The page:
I was reading an author this morning that made a few statements regarding the “objective truth” of Scripture. While I understand what he is trying to say it made me wonder about the use of that terminology. When I think of the canonical gospels I don’t think of (a) objectivity nor do I think of (b) erroneous. I think of truthful subjectivity. In other words Scripture definitely has an angle, a lens, and a narrative through which it tells the story of the world and individual authors within the canon even more so. Shouldn’t we speak of Scripture as being subjective yet truthful?
Again, we must not get loose from the reality epistemology. Any subjectivity must come from the text itself, and also the history of exegesis. And here is the Historical Church also.
Seeking a balance in our postmodern age, I would recommend the book by Stanley Grentz: Renewing the Center, Evangelical Theology In A Post-Theological Era. There is a newer 2nd edition out now, with a Foreword by Brian McLaren and Afterthought, by John R. Franke. I have both the first-edition (2000), and this second 2006. Grentz died in 2005 at only 55 of a brain aneurysm. This book is sort of a classic-like now on the subject. A must read in my opinion!
PS BTW the 2006 version is on super sale at CBD, 4 US dollars?
Can you clarify what you mean by “the reality epistemology?”
OK, it might be so that Scripture is “objective truth” however in order to glean anything from it, we must subjectively internalise it.
One thing I want to clarify is that I don’t think subjectivity entails error. What I am saying is that the authors of Scripture provide us an angle on truth that has their minds, words, and worldviews as a filter. For example, I see no contradiction between Paul and James regarding justification by faith but I think they are both looking at something similar from two different angles. Both are true in their observation but subjectively so.
We may say that God’s act of justifying is an “objective” act but it can never be described and understood objectively. The biblical authors inform us through filters and we interpret through filters.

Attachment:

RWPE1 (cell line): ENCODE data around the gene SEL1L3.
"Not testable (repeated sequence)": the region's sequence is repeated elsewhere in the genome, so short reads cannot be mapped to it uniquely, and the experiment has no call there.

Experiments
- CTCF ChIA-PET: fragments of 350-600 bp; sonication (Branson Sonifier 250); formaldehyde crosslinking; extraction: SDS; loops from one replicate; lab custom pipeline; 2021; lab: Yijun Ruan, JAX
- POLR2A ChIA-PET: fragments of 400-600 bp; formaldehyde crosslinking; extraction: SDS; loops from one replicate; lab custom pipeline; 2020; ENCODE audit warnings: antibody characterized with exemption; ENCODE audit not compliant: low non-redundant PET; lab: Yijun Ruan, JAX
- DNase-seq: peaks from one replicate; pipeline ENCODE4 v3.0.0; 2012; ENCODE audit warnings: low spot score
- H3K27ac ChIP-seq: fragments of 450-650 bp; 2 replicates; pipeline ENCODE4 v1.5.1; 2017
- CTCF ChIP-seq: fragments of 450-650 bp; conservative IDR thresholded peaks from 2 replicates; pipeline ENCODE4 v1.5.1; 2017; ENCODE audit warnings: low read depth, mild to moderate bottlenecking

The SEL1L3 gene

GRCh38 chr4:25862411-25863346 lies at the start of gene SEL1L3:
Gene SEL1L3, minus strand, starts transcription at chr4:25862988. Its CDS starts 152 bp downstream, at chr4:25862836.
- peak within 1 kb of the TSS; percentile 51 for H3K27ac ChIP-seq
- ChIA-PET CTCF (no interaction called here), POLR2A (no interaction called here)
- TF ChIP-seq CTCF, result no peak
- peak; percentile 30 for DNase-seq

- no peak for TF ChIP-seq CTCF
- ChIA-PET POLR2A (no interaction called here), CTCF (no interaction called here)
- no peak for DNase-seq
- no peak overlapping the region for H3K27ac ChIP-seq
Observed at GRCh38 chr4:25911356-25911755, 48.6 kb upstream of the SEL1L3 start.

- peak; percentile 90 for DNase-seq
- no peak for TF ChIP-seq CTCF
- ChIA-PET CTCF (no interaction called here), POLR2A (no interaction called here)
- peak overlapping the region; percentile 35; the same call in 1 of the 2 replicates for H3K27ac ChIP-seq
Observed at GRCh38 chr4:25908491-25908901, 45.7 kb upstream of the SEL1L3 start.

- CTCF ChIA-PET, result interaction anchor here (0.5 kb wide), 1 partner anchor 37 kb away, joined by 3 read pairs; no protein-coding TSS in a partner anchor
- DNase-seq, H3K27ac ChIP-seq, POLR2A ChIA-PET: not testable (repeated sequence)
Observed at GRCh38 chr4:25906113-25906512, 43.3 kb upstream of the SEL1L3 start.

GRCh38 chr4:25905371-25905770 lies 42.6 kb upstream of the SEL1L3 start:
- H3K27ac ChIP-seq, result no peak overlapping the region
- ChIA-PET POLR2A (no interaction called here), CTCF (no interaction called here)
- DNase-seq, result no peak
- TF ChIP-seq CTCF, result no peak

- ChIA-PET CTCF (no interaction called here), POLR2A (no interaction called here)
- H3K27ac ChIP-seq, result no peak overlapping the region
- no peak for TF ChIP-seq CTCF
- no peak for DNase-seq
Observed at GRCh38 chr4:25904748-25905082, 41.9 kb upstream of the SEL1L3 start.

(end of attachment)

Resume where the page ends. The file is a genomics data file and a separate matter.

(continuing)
Mentally I wanted to write that wee word “of”, but missed it, typo.
And certainly we can only “internalise” the Word of God, in and by the Spirit of God.
As I quoted Luther on my blog, it must be the truth of our conscience, but only as God “has” spoken to and in it, from His written and objective Word itself. But certainly by the Spirit of God. Note Romans 8:15-16. And only the regenerate heart can “know” God, and His Word! Regeneration precedes faith.
Brian, couldn’t agree more.
Yes, it is subjective truth transferred from the Holy Spirit to the human authors. But at the same time, I think that scripture transcends our binary of objective/subjective.
What would you call such transcendence?
Transcendence is one of the very realities of the character of God Himself. And God is both “transcendent” and “immanent” in His Church, and also to a fallen world. This is traditional Theism. We can see this in the theology of Thomism itself for example. It is a theology of both faith & reason, and puts redemptive man and the Church in the centre of God’s creation.
I understand the concept of God as transcendent but I am not sure what Rod means as relates to the perspective of Scripture. Is he saying Scripture is a “God’s-eye” view? Rod, I need you to comment again! 🙂
Ha ha ha. No, I do not mean divine transcendence, per se, but what I am saying is that objectivity/subjectivity are modern categories that we use to identify truth as such. I am saying that culturally and religiously speaking, the biblical text is outside of the Western philosophical tradition; it transcends, rather, the categories we impose on it as constructs of modern thought because the original text is not a product of modernity. Is that clearer?
I agree that our modernist categories are anachronistic in some sense, but isn’t all of theology? We need terminology to discuss Scripture. Do you suggest something else that captures what you are thinking?
I think it is interesting that nothing was more historical or real for Bultmann than the crucifixion of Christ. And the sight of the crucifix was such an impact for me, even as a wee boy of about 6.
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